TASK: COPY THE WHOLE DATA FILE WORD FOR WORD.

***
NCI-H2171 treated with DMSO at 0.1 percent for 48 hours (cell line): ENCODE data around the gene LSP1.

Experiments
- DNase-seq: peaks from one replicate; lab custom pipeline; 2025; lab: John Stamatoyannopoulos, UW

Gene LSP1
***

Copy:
NCI-H2171 treated with DMSO at 0.1 percent for 48 hours (cell line): ENCODE data around the gene LSP1.

Experiments
- DNase-seq: peaks from one replicate; lab custom pipeline; 2025; lab: John Stamatoyannopoulos, UW

Gene LSP1